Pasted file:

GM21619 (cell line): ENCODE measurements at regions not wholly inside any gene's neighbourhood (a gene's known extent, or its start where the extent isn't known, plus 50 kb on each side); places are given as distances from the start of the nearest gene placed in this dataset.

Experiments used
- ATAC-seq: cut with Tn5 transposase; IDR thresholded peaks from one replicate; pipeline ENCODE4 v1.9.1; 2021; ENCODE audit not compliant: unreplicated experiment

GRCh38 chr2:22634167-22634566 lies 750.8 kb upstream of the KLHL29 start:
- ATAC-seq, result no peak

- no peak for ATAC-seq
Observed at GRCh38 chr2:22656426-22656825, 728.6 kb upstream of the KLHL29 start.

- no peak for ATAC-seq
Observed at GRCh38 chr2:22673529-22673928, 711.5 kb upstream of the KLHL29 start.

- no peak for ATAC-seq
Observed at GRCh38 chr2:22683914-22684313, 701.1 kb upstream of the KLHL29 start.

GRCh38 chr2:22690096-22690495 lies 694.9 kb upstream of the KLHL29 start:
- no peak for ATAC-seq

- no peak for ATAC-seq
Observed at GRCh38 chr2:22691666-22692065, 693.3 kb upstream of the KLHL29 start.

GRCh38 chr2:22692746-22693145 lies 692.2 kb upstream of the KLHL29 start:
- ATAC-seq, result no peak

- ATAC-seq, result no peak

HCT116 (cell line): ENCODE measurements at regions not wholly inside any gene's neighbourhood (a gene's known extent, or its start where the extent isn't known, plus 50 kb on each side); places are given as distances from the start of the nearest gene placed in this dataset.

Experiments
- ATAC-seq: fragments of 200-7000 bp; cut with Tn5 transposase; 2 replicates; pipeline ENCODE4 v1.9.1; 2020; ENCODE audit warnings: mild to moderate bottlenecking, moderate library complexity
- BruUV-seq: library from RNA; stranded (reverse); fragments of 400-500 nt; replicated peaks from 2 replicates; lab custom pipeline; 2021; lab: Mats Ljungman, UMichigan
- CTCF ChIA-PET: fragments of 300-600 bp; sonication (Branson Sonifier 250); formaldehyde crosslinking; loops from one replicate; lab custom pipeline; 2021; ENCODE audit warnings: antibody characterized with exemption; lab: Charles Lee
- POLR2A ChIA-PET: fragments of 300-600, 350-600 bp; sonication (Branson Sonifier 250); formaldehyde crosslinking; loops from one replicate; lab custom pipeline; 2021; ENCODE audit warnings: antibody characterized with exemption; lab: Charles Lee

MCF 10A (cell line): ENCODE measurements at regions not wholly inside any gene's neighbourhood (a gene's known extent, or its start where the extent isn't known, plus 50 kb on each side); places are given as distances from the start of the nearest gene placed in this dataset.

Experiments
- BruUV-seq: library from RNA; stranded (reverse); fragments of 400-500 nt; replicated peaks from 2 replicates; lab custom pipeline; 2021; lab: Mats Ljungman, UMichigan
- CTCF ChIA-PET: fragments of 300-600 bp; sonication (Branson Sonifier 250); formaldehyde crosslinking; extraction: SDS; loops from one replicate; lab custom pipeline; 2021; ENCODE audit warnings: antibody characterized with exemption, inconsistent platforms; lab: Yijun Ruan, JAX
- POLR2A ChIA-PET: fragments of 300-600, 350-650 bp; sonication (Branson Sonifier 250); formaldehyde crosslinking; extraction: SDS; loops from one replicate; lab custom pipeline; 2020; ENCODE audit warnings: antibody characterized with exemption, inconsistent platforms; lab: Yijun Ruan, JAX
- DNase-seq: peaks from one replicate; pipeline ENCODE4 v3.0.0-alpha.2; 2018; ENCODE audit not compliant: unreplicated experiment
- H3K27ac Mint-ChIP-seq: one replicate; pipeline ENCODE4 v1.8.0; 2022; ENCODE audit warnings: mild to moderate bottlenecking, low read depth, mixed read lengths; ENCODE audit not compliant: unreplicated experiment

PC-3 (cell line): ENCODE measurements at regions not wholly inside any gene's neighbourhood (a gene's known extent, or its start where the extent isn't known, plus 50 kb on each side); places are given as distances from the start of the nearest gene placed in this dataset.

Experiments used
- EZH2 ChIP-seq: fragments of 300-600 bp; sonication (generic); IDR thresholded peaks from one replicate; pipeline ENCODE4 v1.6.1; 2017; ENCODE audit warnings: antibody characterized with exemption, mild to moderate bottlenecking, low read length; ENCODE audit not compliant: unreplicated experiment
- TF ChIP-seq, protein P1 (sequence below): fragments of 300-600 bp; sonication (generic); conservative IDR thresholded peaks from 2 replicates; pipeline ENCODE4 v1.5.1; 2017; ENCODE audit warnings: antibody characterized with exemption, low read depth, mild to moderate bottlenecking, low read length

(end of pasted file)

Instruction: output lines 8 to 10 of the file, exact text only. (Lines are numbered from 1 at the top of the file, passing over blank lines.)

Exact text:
- no peak for ATAC-seq
Observed at GRCh38 chr2:22673529-22673928, 711.5 kb upstream of the KLHL29 start.

- no peak for ATAC-seq